Chapter 5. Symbolism of the Mother and of Rebirth 202

Chapter 6. The Battle for Deliverance from the Mother 266

Chapter 7. The Dual Mother Role 294

Cahpter 8. The Sacrifice 369

Index 415

Product Details

ISBN:
9780691090252
Translator:
Hinkle, B. M.
Introduction:
McGuire, William
Introduction by:
McGuire, William
Introduction:
McGuire, William
Author:
Jung, Carl Gustav
Author:
McGuire, William
Author:
Li, A-M
Author:
Hinkle, Beatrice M.
Author:
McGuire, Wil
Author:
JUNG, C.G.
Author:
Hinkle, B. M.
Publisher:
Princeton University Press
Location:
Princeton
Subject:
Sex
Subject:
Psychoanalysis
Subject:
Mother and child
Subject:
Symbolism
Subject:
Subconsciousness
Subject:
Psychoanalysis and literature
Subject:
Movements - Psychoanalysis
Subject:
Psychopathology - Compulsive Behavior
Subject:
Movements - Jungian
Subject:
Mind, Body & Spirit
Subject:
Psychology
Subject:
Psychology : General
Copyright:
Edition Description:
Trade paper
Series:
Collected Works of C.G. Jung - Supplements
Series Volume:
107-20220
Publication Date:
October 2001
Binding:
TRADE PAPER
Grade Level:
College/higher education:
Language:
English
Illustrations:
Yes
Pages:
480
Dimensions:
9 x 6 in 22 oz

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Related Subjects

Health and Self-Help » Psychology » Anxiety and Obsessive Compulsive Disorder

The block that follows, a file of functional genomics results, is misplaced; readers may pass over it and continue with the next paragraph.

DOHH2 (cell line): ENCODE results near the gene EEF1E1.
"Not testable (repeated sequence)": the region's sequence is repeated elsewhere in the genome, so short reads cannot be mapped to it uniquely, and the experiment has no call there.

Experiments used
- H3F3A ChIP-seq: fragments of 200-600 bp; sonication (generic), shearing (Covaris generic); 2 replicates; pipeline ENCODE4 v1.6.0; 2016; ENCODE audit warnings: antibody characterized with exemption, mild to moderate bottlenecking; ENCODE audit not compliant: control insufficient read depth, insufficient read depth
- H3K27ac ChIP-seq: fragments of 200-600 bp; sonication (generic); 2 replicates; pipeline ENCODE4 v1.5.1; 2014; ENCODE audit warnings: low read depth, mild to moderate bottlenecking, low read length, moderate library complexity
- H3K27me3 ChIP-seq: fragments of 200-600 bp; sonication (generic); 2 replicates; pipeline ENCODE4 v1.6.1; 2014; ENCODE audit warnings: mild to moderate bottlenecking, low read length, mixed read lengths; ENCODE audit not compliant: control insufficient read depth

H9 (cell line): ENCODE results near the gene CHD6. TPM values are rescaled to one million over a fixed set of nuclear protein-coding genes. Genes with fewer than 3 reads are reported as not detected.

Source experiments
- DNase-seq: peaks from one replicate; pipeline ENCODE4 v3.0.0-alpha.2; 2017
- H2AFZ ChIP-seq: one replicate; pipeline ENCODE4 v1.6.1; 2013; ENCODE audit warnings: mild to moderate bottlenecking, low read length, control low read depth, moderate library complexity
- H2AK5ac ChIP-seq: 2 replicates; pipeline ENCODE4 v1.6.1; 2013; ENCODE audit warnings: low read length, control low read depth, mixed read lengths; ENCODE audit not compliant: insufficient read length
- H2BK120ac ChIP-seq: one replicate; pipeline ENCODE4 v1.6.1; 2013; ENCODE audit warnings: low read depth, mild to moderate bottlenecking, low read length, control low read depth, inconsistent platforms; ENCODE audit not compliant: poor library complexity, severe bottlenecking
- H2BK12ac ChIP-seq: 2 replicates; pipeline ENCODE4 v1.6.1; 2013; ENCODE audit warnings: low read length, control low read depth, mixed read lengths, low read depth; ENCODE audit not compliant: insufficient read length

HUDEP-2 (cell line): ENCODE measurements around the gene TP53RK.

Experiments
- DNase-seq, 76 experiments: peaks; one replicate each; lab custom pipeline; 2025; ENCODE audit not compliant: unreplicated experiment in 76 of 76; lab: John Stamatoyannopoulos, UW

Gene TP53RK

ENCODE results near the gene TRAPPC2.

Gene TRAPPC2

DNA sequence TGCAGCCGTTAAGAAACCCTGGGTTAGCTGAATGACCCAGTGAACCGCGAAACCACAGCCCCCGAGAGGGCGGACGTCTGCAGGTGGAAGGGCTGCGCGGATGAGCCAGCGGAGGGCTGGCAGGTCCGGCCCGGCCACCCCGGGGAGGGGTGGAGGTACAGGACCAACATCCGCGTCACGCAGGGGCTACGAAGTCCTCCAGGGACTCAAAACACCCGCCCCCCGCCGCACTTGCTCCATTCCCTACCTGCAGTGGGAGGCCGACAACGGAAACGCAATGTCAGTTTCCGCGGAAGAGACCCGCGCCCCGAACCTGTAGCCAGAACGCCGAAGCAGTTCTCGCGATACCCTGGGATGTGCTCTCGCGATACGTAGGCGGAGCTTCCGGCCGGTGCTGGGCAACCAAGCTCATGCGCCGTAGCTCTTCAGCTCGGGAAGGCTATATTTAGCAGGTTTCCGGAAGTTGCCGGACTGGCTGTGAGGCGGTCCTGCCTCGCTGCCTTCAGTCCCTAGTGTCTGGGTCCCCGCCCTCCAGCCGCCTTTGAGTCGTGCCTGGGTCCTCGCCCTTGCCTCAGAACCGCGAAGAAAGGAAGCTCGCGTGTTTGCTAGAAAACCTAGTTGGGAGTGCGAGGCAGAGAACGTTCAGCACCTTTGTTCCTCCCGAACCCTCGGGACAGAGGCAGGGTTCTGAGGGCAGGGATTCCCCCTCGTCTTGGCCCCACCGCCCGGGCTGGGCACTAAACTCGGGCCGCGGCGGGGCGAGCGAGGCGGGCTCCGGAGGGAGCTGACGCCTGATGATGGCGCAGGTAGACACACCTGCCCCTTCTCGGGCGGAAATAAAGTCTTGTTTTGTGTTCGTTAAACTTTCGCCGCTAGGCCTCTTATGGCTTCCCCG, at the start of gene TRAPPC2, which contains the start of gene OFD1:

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Health and Self-Help » Psychology » Jung and Jungians
History and Social Science » Politics » United States » Politics

Bollingen #20: Psychology of the Unconscious: A Study of the Transformations and Symbolisms of the Libido New Trade Paper
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Product details 480 pages Princeton University Press - English 9780691090252 Reviews:
"Synopsis" by , "This book became a landmark, set up on the spot where two ways divided. Because of its imperfections and its incompleteness it laid down the program to be followed for the next few decades of my life." Thus wrote C. G. Jung about his most famous and influential work, the one that marked the beginning of his divergence from the psychoanalytic school of Freud. In this book Jung explores the fantasy system of Frank Miller, the young American woman whose account of her poetic and vivid mental images helped lead him to his redefinition of libido while encouraging his explorations in mythology. Published in 1912 as Wandlungen und Symbole der Libido, this is a key text for the study of the formation of Jung's ideas and for understanding his personal and psychological condition during this crucial time. Miller's fantasies, with their mythological implications, supported Jung's notion that libido is not primarily sexual energy, as Freud had described it, but rather psychic energy in general, which springs from the unconscious and appears in consciousness as symbols. Jung shows how libido organizes itself as a metaphorical "hero," who first battles for deliverance from the "mother," the symbol of the unconscious, in order to become conscious, then returns to the unconscious for renewal. Jung's analytical commentary on these fantasies is a complex study of symbolic parallels derived from mythology, religion, ethnology, art, literature, and psychiatry, and foreshadows his fundamental concept of the collective unconscious and its contents, the archetypes.